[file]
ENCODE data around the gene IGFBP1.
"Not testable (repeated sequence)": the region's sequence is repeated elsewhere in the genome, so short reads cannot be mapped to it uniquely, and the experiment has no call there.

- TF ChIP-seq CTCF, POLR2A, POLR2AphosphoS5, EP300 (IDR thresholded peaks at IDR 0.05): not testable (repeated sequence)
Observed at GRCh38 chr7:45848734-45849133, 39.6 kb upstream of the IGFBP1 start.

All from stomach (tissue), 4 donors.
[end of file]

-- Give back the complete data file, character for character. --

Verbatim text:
ENCODE data around the gene IGFBP1.
"Not testable (repeated sequence)": the region's sequence is repeated elsewhere in the genome, so short reads cannot be mapped to it uniquely, and the experiment has no call there.

- TF ChIP-seq CTCF, POLR2A, POLR2AphosphoS5, EP300 (IDR thresholded peaks at IDR 0.05): not testable (repeated sequence)
Observed at GRCh38 chr7:45848734-45849133, 39.6 kb upstream of the IGFBP1 start.

All from stomach (tissue), 4 donors.